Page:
House Plants In the Hallway

Halls are often narrow and lacking in both space and light but these problems need not make them an unsuitable spot for house plants. Disadvantages can be overcome with clever display ideas and the right lighting.

Finding space for plants

  • Hall windows can be used very decoratively if you position shelves in rows across the width. Mix plants in with a special display of glass, shells, china, or other ornaments.
  • Narrow tables provide space for a low bowl massed with colourful flowering plants. Choose a colour that contrasts with the surroundings for a strong and sunny impression.
  • Walls can provide space for shelves, especially useful in a narrow hall where they can be used for necessary hall clutter such as telephone directories and letters. Intersperse essential items with attractively trailing plants.
  • Corners in the hall or on the stairs provide an out-of-the-way spot for a tall and slim floor-standing plant. This will break up the hard lines of all those tall walls.Triangular-shaped shelves, one below the other, in a corner display trailing plants beautifully.
  • Stairwell space can be used to create a hanging garden in front of a landing window. Use a pulley system of ropes and wheels so that plants can be lowered for care if they are out of reach. Check, however, that they look as good from the landing as from the hall.

Lack of lightplants to grow in passageways

Most plants do not survive well in a dark spot but there are two ways of overcoming this problem.

A temporary stay in a less than ideal spot can be tolerated by many plants but they will need periods of recuperation in ideal conditions.

Fluorescent lighting, which loses less of its energy in heat than the more commonly used incandescent bulbs, can be used to provide extra light for growing plants. Special light fixtures for plant growing are available.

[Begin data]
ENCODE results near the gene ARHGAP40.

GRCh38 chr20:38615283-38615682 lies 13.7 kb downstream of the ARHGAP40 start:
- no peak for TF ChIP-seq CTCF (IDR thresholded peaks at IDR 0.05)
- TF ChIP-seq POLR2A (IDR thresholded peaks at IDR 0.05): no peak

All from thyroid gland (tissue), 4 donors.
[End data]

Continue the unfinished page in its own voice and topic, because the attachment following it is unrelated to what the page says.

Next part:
Decorative display ideas

  • Use mirrors to create an effect of space in halls, and group plants so that they are reflected for double value.
  • Match plant, leaf or flower colours to those in a hall and group them close by.
  • Show off plants with a floodlight — but don’t position too close as the heat can scorch leaves.
  • Use a tall chimney-pot for a trailing plant display, and use a matching pot to hold walking sticks and umbrellas.
  • For an unusual effect arrange plants in a bird cage and hang in an out-of-the-way spot.
  • Hall furniture for hanging outdoor clothing often has shelves and is ideal for displaying plants.

Some plants to try in the Hall

  • Flame Violet has decorative leaves and bright red flowers.
  • Italian Bellflower has starlike white or blue flowers in summer.
  • Japanese Stonecrop is a succulent with small pink flowers in October.
  • Decorative leaf varieties Variegated ivies have cream edging or blotches on the leaves.
  • Bulrush has long, slim grass-like leaves that arch attractively.
  • Creeping Fig likes shade so is a good choice for a hall short of light.
  • Inch Plant can have cream or pink markings on its oval leaves.

Narrow upright plants for corners

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